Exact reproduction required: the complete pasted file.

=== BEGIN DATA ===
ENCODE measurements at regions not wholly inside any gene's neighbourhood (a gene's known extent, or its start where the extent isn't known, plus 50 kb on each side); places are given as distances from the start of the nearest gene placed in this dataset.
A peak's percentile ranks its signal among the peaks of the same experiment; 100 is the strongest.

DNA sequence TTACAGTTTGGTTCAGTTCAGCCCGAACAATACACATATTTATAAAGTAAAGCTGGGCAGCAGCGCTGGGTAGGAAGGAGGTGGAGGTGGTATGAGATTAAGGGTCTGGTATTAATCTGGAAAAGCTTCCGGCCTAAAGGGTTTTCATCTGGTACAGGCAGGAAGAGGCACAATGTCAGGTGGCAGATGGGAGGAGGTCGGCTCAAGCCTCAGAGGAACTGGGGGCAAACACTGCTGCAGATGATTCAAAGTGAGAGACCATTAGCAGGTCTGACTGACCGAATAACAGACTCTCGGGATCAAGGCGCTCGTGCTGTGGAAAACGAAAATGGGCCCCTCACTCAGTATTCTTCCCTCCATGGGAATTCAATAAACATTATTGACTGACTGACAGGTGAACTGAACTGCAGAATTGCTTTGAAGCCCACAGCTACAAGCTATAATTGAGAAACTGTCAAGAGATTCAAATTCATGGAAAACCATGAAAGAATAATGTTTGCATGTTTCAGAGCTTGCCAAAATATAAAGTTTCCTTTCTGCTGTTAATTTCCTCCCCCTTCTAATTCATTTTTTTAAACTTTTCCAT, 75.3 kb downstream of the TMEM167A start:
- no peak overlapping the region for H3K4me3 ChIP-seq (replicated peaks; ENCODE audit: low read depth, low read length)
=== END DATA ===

ENCODE measurements at regions not wholly inside any gene's neighbourhood (a gene's known extent, or its start where the extent isn't known, plus 50 kb on each side); places are given as distances from the start of the nearest gene placed in this dataset.
A peak's percentile ranks its signal among the peaks of the same experiment; 100 is the strongest.

DNA sequence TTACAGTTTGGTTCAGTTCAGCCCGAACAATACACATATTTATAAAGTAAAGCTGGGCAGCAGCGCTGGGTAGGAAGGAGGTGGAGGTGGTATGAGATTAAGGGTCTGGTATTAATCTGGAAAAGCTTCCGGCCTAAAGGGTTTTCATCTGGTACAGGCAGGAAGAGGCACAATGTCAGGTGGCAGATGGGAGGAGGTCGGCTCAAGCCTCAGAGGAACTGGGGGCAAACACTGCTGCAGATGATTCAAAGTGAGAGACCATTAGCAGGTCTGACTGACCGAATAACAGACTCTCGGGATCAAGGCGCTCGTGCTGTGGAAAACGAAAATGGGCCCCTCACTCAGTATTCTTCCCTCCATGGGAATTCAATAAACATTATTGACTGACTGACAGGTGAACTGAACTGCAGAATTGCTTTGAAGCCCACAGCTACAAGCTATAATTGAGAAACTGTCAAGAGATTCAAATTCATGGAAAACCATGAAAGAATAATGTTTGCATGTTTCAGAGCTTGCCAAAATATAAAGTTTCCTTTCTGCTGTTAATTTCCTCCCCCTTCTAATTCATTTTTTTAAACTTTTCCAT, 75.3 kb downstream of the TMEM167A start:
- no peak overlapping the region for H3K4me3 ChIP-seq (replicated peaks; ENCODE audit: low read depth, low read length)